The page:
Labor backflips on child care rebate freeze

FEDERAL Labor has backflipped on its own freeze on child care rebates, with plans to vote with the Greens in the Senate to stop the Coalition Government completing the freeze.

The indexation freeze, which would leave Australia's child care rebate at $7500 a year until 2017, is before the Senate after passing the House today.

Despite the change being promised in the previous government's last budget, Labor is preparing to vote with the Greens in the Senate to prevent it passing.

The change of heart comes as the government looks to save some $100-odd million by continuing the freeze, with indexation of the rebate to continue from 2017.

It also follows moves today by the government to prevent a Labor initiative that would have spent about $1.2 billion to subsidise aged care workers' wages.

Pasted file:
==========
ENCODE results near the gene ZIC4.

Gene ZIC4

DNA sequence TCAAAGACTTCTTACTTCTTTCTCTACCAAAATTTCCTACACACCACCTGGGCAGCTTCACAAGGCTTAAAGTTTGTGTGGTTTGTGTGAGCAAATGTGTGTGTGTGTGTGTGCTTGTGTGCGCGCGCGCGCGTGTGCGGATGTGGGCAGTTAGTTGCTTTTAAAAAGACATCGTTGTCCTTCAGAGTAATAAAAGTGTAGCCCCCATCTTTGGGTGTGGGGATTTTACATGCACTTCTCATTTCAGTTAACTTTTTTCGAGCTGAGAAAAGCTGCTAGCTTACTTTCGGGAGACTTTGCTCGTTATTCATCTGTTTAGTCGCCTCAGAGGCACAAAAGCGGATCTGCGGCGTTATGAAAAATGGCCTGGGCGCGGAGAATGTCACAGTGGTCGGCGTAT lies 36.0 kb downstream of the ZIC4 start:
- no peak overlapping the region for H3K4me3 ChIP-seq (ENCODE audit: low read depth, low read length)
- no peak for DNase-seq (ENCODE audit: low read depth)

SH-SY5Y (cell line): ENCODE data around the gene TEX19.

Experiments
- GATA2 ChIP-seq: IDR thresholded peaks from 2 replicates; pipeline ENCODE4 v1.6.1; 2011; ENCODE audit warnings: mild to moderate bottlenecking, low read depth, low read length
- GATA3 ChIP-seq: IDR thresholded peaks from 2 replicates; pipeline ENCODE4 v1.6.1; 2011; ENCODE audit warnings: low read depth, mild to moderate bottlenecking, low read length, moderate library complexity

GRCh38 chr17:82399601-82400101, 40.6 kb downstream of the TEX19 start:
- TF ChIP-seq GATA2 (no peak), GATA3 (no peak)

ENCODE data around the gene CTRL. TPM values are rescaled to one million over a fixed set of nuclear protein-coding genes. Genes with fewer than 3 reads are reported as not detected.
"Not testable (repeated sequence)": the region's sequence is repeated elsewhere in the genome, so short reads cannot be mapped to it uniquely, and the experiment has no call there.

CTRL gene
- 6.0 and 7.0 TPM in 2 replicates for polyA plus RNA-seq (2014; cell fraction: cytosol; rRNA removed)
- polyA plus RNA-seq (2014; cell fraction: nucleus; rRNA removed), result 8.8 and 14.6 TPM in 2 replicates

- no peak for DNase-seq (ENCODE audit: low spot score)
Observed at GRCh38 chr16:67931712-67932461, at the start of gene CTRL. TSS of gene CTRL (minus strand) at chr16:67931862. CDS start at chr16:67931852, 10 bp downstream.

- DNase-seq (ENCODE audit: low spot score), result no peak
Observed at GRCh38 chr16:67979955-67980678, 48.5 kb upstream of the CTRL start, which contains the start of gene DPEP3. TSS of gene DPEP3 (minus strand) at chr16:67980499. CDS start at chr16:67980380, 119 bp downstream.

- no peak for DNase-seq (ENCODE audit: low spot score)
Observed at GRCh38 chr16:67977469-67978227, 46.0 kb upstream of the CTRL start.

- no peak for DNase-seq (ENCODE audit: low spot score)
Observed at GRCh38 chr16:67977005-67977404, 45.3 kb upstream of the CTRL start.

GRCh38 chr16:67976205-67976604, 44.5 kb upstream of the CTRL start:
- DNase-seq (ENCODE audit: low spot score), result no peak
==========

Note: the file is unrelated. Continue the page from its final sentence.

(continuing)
That money was planned to be spent to subsidise the wages of about 350,000 workers in retirement villages and assisted-living centres around the country.

But Labor attempted to guarantee the subsidy from Opposition earlier this week, forcing the government to use its numbers to "disallow" the original subsidy.

A statement from Assistant Social Services Minister Mitch Fifield said the Labor move was an attempt to "govern from the grave".

He said workers could only access the aged care wages supplement through a union-negotiated enterprise agreement, forcing people to join unions to get the extra pay.

But opposition aged care spokesman Shayne Neumann said the Coalition would "rather play politics" than address problems in the industry.